A FAIR number of us will be reading today’s Mail with only one eye open after a few days of partying. So it’s a good time to remember the number of people who will be at work over the festive season.
I’ve done it myself a few times over the years and it’s not all bad.
Especially in BBC days, I often did live studio programmes and outside broadcasts on Christmas Days and New Year’s Eves and it’s almost like moving in a different world.
The first thing, of course, is that you have to be stone cold sober surrounded by hordes of people who are several sheets to the wind.
You may well have experienced this yourself and, if not, I can tell you that it’s just plain weird.
Normal people start saying and doing the daftest things, and as the only sensible one around, you feel a mixture of virtue and total lack of comprehension.
One classic memory is of a live programme I was presenting one Christmas morning.
As well as studio guests, we were taking calls on air from listeners describing what was happening in their homes as presents were opened and champagne corks were popped.
We had some lovely sounds of happy kids and great family atmosphere, when along came the call I’ll never forget.
In case you didn’t know, I have to tell you that BBC live radio programmes really are live.
Many commercial stations have a delay system so that foul-mouthed callers on late night chat programmes can be deleted without the listeners knowing a thing.
Because BBC often does real time live links, time pips and so on, it’s the real thing.
If it’s said in front of a live microphone, it’s out there – as many broadcasters have learned the hard way over the years.
Happily, you rarely get questionable callers on a mid-morning programme, but this was different.
A lady came on air with a bubbly voice and it became clear that she’d had a bubbly breakfast too. One of her other presents had been a tub of chocolate body paint and I soon had to try everything I knew to nudge her on to more mainstream festive activities.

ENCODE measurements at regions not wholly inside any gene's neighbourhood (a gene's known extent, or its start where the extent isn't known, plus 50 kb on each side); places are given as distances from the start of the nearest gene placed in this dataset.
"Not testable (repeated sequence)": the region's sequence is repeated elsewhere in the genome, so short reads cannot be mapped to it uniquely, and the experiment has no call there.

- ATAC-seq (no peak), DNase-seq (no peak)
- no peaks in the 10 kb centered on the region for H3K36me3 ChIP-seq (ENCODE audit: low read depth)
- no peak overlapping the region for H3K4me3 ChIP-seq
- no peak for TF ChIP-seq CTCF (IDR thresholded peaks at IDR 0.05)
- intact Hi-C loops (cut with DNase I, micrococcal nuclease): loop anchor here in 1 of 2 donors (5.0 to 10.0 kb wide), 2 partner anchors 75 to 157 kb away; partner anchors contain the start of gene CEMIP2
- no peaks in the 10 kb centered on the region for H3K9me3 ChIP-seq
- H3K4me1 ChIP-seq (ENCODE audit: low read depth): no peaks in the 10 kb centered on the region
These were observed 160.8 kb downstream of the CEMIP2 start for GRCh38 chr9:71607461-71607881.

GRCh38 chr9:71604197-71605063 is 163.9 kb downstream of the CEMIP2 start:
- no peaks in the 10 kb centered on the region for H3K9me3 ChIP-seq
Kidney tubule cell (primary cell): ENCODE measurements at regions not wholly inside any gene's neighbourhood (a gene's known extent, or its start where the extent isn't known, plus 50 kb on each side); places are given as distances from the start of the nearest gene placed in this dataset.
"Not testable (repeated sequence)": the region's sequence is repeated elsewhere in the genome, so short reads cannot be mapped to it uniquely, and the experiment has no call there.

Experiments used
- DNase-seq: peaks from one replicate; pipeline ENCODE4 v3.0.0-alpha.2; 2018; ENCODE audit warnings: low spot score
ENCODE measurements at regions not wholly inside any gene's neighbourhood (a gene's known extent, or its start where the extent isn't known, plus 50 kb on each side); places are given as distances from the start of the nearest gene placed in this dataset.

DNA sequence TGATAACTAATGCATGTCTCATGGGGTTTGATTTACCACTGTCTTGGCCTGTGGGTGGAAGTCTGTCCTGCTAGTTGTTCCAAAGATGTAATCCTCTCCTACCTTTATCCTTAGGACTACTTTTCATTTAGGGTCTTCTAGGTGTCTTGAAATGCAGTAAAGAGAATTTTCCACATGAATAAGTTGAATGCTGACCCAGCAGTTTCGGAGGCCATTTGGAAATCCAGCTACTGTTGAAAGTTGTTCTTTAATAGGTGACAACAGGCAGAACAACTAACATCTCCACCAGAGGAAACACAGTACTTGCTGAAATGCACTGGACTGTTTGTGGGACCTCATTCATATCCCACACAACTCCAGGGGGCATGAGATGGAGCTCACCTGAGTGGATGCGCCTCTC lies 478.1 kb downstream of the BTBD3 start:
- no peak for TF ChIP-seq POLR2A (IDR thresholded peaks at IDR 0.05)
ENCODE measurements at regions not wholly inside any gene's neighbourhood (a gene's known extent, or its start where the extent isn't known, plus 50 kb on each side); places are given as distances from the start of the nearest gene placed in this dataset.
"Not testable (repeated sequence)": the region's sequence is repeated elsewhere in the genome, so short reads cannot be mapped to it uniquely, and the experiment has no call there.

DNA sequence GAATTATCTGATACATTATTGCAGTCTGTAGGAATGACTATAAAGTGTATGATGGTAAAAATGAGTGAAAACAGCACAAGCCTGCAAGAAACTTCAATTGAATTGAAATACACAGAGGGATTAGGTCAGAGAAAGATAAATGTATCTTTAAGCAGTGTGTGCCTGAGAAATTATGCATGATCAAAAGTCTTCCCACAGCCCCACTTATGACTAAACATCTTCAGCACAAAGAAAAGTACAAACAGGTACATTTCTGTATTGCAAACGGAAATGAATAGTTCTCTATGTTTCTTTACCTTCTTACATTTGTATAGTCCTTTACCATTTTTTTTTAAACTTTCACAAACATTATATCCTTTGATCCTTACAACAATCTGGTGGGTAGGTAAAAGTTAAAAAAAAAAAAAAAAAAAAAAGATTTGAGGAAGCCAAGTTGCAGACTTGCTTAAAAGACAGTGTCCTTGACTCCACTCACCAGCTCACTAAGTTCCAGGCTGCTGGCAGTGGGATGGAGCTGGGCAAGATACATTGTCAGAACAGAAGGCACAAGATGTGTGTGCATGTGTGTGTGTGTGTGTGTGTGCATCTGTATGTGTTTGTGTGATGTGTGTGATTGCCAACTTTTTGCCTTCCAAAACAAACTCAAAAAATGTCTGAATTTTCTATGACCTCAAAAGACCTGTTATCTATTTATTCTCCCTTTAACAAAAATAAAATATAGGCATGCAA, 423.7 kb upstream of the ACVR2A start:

In the end, I cheated and told the listening audience that we had to go to a travel flash.
Slapping on the traffic and travel jingle, I buzzed the traffic chap and told him that, to his totally unscheduled surprise, we were coming live to him in ten seconds.
So, at about a quarter to ten on a fine Christmas Morning, I asked him what the roads were like in the North-East.
“Very quiet, “ he said, “hardly a car moving out there.”
The good thing about this shortest and most useless travel flash in the world was that it gave me a chance to lose my chocolate lady, though, unlike the listeners, I could hear her continuing her merry way in my headphones.
Of course, there are lots of people working this very day doing much more important work than chatting in front of a radio mike.
If you have a glass to hand as you read this, why not raise it with me to the emergency services, the power workers, the medical personnel, and everyone else who is keeping the world going while we have our collective feet up?
And add to your toast an unknown chocolate smeared lady who probably still remembers much of that Christmas Day.